The HEP theory community is atwitter over a BBC News story LHC results put supersymmetry theory ‘on the spot’ that reports from the Lepton-Photon 2011 conference in Mumbai, where more null results relevant to supersymmetry were reported. According to the story:
Results from the Large Hadron Collider (LHC) have all but killed the simplest version of an enticing theory of sub-atomic physics.
Researchers failed to find evidence of so-called “supersymmetric” particles, which many physicists had hoped would plug holes in the current theory.
Theorists working in the field have told BBC News that they may have to come up with a completely new idea.
Joe Lykken, an organizer of the SUSY11 conference about to start at Fermilab, is getting worried:
“There’s a certain amount of worry that’s creeping into our discussions,” he told BBC News.
The worry is that the basic idea of supersymmetry might be wrong.
“It’s a beautiful idea. It explains dark matter, it explains the Higgs boson, it explains some aspects of cosmology; but that doesn’t mean it’s right.
“It could be that this whole framework has some fundamental flaws and we have to start over again and figure out a new direction,” he said.
On Twitter, there’s Carlo Rovelli gloating here, Matt Strassler (here and here) and Lisa Randall (here) claiming all is not lost. In an exchange here, Strassler notes that he’s fighting to prevent the risk of “no money for your research”. It’s unclear if he’s referring to funding for the LHC experiments or for SUSY theory. There is a real long-term danger to HEP experimental funding once the public realizes that they’re not getting the extra dimensions some have promised them, but the time to fight that risk was the many years during which hype about the LHC was rampant.
Both Strassler and Kane now seem to attach great importance to the point that, in some SUSY variants, gluino mass bounds are lower than the 1 TeV of the most popular models, more like 500 GeV. Kane goes so far as to claim that the gluino will be found, at masses below 1 TeV:
The current limit on gluino masses is not above 500 GeV. Whether the squarks are indeed so heavy is not the issue, the point is that if they are the limits on gluino masses are smaller than is often stated. I and others expect this decay to tops and bottoms is the signature by which gluinos will be found, with masses well below a TeV.
Presumably LHC searches are underway for signatures of gluinos in this mass range in these versions of SUSY. I’d be very curious to hear what the status of those searches is. If they come up negative, will SUSY proponents finally give up? New results relevant to SUSY are appearing rapidly, see the latest from CMS here and here.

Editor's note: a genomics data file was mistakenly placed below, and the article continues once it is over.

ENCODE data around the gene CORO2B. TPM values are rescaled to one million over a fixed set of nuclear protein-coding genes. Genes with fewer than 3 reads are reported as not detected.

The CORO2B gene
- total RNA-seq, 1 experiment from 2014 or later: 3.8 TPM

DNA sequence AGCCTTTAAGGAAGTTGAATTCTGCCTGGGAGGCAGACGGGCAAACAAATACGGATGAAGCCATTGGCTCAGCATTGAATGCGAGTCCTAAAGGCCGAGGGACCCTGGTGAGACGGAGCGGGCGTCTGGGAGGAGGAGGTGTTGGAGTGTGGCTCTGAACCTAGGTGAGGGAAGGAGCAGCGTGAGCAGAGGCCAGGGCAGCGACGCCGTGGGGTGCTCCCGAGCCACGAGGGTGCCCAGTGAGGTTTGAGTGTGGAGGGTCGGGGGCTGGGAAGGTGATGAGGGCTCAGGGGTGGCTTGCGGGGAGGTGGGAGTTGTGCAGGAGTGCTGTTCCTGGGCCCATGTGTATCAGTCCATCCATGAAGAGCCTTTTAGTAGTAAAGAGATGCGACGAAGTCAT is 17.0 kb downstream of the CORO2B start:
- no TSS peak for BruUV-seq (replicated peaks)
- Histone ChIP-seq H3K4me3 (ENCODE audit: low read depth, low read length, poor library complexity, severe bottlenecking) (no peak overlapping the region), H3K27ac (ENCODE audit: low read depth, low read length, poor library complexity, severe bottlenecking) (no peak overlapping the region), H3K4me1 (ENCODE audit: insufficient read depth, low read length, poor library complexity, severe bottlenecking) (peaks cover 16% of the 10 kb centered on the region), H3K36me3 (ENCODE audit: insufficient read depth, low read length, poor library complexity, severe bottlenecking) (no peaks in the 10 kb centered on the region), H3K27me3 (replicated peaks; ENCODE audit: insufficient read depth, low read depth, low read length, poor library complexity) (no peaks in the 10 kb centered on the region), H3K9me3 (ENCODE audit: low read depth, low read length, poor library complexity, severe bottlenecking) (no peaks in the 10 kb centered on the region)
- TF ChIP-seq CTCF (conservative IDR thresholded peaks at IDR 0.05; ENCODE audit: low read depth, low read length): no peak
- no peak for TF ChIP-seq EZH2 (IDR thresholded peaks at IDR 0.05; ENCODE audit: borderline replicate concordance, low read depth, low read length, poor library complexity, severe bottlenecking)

For some historical perspective, something I ran across recently was a 1993 New York Times report 315 Physicists Report Failure In Search for Supersymmetry, which described null results from early days of the Tevatron. One very funny thing about the article is that much of its emphasis was on the unwieldy nature of the CDF detector, with its $65 million budget and huge number of 315 physicists.
Update: SUSY11 opens tomorrow with a talk by Murayama that incorporates the BBC News story and describes evidence against superpartners as “impressive, worrisome, but not quite there yet”. No indication of when it will get there. The title of the talk: Why do SUSY in 2011?
Update: Quite interesting reading is Michael Peskin’s summary talk at Lepton Photon. On the topic of this posting, he writes:
Before the start of LHC, I expected early discovery of supersymmetry in the jets+MET signature. Many other theorists also had this belief. But, it was not correct.
and he explains why this was (large amount of fine-tuning required if superpartner masses are even as large as 1 TeV). He also explains possible ways to construct SUSY models that evade current experimental bounds while keeping superpartner masses relevant to the fine-tuning problem from getting much too large.
This week at CERN there’s a workshop on Implications of LHC results for TeV-scale physics, which should have many interesting talks.
Update: Yet another technical talk about the state of SUSY searches that begins by reproducing the BBC story is today’s talk at CERN by John Ellis. Ellis gives an overview of SUSY fits. The regions identified by these (pre-LHC) as the most likely place for SUSY to show up have in many cases now been ruled out. With the latest LHC data, the “most likely” region moves out to higher and higher masses, with less and less of a good fit. Ellis concludes:
LHC data putting pressure on popular models.
It is not time to desperate yet… but maybe it is time for depression already.”